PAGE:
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Phyllis Burton

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Christmas Feud
By Phyllis Burton
Wednesday, November 02, 2011

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Katie had always known that their old house harboured a secret, but one Christmas the unbelievable happened.


Christmas Feud
    She had always known that the old house held a secret, but that Christmas the unbelievable happened.
     It was Christmas Eve and Katie Branham had just finished decorating the tree: it looked wonderful with its red, green and gold baubles and the twinkling tree lights, but she felt that there was something missing.   ‘I forgot the fairy.’   She climbed onto the chair, reached up and gave it pride of place just beneath the star.   Finally, Katie placed the presents around the base of the tree.   She loved Christmas: all those spicy smells, the woody aroma of the fires, the food, the buying and wrapping of the presents.   It was a magical time.
     Each year she would search for the old Santa doll and the beautiful fairy from amongst the decorations which she kept in a box in the spare room.   They had been given to her by the old lady who’d lived and died in the house, prior to them moving in.    Since then, Katie had felt compelled to use them, but each year, she’d been putting the Santa doll further to the back of the tree.   Just as she was admiring her handiwork, her husband Charles walked in.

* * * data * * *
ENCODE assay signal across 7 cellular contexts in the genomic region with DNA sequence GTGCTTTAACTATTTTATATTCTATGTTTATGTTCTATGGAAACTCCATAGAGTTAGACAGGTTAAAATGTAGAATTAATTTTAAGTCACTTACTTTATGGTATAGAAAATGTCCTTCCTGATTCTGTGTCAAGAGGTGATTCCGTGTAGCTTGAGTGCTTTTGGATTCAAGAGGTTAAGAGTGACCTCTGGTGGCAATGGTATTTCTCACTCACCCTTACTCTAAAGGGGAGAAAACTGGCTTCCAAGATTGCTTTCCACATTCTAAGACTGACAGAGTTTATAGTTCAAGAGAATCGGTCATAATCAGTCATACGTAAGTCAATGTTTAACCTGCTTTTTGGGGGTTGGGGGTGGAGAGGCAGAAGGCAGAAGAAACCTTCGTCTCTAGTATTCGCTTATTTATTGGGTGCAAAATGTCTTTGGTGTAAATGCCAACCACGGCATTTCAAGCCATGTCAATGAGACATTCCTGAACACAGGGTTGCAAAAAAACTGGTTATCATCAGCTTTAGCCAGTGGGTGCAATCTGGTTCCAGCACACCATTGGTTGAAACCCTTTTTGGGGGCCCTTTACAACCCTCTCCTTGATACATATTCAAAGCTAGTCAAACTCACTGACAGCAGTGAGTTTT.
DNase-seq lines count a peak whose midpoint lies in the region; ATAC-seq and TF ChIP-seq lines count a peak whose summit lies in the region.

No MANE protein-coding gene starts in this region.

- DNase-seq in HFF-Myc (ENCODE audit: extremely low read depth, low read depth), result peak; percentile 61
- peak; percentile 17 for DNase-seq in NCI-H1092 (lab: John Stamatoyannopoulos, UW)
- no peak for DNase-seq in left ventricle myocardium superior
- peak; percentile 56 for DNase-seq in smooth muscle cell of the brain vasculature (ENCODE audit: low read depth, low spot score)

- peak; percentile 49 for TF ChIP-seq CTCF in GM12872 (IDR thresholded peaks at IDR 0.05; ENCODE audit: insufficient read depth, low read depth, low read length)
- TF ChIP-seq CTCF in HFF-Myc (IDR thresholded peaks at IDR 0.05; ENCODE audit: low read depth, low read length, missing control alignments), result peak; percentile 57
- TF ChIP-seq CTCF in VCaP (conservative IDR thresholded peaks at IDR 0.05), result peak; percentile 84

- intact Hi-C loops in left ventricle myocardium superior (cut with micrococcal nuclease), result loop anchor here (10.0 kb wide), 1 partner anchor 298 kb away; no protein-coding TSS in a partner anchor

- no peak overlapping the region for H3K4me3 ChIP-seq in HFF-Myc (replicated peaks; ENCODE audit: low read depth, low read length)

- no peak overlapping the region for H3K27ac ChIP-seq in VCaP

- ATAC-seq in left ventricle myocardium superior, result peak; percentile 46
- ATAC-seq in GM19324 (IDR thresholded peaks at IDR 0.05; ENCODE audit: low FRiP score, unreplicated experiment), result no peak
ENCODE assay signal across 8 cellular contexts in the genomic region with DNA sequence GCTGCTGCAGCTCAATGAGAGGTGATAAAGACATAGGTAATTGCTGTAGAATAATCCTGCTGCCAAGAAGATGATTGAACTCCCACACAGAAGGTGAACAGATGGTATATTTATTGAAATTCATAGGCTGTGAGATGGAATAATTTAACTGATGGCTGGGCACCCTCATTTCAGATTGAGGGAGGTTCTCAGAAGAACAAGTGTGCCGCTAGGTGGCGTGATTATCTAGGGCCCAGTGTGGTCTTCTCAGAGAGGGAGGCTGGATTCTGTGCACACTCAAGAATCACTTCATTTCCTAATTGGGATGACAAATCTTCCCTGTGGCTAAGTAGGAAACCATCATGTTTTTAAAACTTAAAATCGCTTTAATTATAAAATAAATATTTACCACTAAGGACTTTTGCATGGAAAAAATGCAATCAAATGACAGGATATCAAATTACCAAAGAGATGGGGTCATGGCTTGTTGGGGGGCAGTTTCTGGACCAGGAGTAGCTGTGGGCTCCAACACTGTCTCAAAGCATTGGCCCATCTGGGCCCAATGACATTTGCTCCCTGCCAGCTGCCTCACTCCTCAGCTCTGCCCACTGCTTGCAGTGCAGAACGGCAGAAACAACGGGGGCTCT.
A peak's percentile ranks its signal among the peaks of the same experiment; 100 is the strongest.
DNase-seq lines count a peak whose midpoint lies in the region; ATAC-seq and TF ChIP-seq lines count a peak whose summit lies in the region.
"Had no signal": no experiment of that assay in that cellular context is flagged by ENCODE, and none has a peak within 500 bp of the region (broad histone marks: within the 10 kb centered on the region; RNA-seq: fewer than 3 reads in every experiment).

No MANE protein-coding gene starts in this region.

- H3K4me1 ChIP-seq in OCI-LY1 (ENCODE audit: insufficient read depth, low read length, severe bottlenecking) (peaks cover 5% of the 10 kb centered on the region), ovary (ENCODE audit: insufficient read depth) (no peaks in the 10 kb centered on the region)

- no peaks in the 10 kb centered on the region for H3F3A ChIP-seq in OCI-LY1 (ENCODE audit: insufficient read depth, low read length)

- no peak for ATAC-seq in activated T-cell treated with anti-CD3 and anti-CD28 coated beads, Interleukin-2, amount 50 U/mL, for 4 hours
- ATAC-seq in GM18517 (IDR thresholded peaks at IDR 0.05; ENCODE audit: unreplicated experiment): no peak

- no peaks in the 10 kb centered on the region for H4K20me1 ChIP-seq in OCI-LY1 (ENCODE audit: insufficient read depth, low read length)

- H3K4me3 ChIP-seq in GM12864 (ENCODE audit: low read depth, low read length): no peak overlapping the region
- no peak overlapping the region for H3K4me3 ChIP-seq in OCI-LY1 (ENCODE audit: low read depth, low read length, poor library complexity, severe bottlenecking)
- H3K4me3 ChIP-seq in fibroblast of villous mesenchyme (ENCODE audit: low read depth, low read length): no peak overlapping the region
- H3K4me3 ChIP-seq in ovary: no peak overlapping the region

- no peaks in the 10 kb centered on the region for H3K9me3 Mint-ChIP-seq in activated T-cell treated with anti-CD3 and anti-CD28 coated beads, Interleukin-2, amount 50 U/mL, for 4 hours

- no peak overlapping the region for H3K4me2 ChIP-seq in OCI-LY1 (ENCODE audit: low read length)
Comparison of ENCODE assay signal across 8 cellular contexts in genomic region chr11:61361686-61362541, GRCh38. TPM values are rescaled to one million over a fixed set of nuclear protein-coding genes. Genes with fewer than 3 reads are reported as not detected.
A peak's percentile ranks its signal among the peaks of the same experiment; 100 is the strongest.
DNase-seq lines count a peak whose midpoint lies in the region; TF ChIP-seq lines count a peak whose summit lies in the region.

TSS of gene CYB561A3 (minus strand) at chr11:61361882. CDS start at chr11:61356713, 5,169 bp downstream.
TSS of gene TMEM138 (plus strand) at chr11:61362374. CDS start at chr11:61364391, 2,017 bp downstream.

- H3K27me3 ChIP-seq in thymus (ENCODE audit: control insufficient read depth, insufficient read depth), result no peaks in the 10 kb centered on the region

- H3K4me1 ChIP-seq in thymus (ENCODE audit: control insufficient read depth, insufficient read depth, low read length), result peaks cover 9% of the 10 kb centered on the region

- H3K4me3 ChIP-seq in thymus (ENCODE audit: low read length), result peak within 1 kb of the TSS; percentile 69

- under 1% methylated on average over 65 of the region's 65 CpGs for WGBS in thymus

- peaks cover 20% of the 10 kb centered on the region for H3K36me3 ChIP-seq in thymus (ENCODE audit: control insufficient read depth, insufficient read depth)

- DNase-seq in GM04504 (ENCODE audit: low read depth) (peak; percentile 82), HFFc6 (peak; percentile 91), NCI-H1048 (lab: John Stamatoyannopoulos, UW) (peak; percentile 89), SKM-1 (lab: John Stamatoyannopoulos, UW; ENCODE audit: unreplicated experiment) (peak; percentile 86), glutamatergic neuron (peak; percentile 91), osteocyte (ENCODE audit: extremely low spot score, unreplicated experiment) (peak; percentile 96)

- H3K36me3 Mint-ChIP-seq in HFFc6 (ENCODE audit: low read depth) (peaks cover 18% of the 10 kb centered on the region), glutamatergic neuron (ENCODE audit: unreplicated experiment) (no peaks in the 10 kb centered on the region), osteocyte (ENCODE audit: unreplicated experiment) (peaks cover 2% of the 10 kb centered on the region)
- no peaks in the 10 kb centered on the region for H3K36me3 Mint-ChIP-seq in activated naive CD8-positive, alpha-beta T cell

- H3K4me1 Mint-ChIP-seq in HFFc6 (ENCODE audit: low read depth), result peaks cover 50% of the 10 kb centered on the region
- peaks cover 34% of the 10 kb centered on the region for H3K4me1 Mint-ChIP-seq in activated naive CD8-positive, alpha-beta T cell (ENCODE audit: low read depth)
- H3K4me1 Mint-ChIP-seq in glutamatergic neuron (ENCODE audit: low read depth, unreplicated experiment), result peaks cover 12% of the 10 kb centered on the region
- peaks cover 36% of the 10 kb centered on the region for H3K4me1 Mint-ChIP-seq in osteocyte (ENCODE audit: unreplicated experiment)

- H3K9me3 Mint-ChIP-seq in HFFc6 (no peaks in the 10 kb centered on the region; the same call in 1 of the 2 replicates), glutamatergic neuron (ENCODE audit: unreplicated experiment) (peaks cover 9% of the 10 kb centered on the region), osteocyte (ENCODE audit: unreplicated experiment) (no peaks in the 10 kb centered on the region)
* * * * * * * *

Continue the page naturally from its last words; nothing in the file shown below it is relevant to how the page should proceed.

‘Looks great,’ he said walking around the large tree.   ‘But I see that our old friend The Scary Father Christmas is on the tree again.   I don’t see why you should even keep it, let alone put it on the tree.   It’s frightful.   Look, it’s leering at me.’
     ‘I don’t like it either, it gives me the creeps, but I can’t dismiss what old Mrs. Bainbridge said about them.’
     ‘Why not?’
     ‘Because they’ve been in her family for many years and according to the old story, if ever one of them was not put on the tree, some terrible disaster would befall the house and everyone in it.’
      ‘Ah, togetherness, how sweet,’ he scoffed. ‘You’re telling me, that you, Mrs. Katie Sensible, believes all that rubbish?’
     ‘You do.’   He laughed.  ‘I wouldn’t have put you down as a superstitious person?’
     ‘Well I’m not usually, but…’
     ‘No buts, Katie.   The fairy is fine but the Santa is frightening and doesn’t fit in with the rest of the decorations - the children don’t like it either.   Emma screamed when she saw it last year, don’t you remember?’
     ‘Yes, I do.’   Katie sighed, ‘Right you win, I’ll take it off the tree, but I won’t throw it away.   It can go back upstairs.’
     ‘Good and as its Christmas Eve, I’ll go and get us a drink.’